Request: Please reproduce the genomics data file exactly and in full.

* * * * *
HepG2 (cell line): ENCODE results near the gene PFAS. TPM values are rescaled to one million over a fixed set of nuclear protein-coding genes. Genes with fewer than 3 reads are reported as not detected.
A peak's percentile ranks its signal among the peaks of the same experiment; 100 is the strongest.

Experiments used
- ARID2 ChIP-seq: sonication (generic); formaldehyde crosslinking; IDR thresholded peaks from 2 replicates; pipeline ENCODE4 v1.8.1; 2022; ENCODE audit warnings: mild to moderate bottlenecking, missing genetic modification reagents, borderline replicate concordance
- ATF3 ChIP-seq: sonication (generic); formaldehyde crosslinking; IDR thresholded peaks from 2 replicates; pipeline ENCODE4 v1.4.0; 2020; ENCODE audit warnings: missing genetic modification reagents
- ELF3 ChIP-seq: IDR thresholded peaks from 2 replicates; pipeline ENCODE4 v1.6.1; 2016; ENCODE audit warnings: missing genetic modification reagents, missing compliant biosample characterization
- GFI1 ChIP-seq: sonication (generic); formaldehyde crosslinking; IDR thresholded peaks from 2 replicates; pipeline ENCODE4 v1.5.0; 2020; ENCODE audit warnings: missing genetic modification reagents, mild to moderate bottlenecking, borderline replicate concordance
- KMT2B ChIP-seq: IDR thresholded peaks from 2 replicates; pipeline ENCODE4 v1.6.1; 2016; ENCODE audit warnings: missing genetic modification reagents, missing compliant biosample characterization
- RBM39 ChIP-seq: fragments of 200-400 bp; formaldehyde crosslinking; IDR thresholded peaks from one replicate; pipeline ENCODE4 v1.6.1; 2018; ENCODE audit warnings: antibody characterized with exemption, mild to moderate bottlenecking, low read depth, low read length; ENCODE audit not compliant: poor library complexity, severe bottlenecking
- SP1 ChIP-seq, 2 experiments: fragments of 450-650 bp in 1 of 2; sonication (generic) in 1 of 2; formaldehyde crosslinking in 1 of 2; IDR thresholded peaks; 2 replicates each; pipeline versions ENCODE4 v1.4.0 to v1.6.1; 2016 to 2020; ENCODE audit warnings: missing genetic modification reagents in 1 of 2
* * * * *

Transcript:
HepG2 (cell line): ENCODE results near the gene PFAS. TPM values are rescaled to one million over a fixed set of nuclear protein-coding genes. Genes with fewer than 3 reads are reported as not detected.
A peak's percentile ranks its signal among the peaks of the same experiment; 100 is the strongest.

Experiments used
- ARID2 ChIP-seq: sonication (generic); formaldehyde crosslinking; IDR thresholded peaks from 2 replicates; pipeline ENCODE4 v1.8.1; 2022; ENCODE audit warnings: mild to moderate bottlenecking, missing genetic modification reagents, borderline replicate concordance
- ATF3 ChIP-seq: sonication (generic); formaldehyde crosslinking; IDR thresholded peaks from 2 replicates; pipeline ENCODE4 v1.4.0; 2020; ENCODE audit warnings: missing genetic modification reagents
- ELF3 ChIP-seq: IDR thresholded peaks from 2 replicates; pipeline ENCODE4 v1.6.1; 2016; ENCODE audit warnings: missing genetic modification reagents, missing compliant biosample characterization
- GFI1 ChIP-seq: sonication (generic); formaldehyde crosslinking; IDR thresholded peaks from 2 replicates; pipeline ENCODE4 v1.5.0; 2020; ENCODE audit warnings: missing genetic modification reagents, mild to moderate bottlenecking, borderline replicate concordance
- KMT2B ChIP-seq: IDR thresholded peaks from 2 replicates; pipeline ENCODE4 v1.6.1; 2016; ENCODE audit warnings: missing genetic modification reagents, missing compliant biosample characterization
- RBM39 ChIP-seq: fragments of 200-400 bp; formaldehyde crosslinking; IDR thresholded peaks from one replicate; pipeline ENCODE4 v1.6.1; 2018; ENCODE audit warnings: antibody characterized with exemption, mild to moderate bottlenecking, low read depth, low read length; ENCODE audit not compliant: poor library complexity, severe bottlenecking
- SP1 ChIP-seq, 2 experiments: fragments of 450-650 bp in 1 of 2; sonication (generic) in 1 of 2; formaldehyde crosslinking in 1 of 2; IDR thresholded peaks; 2 replicates each; pipeline versions ENCODE4 v1.4.0 to v1.6.1; 2016 to 2020; ENCODE audit warnings: missing genetic modification reagents in 1 of 2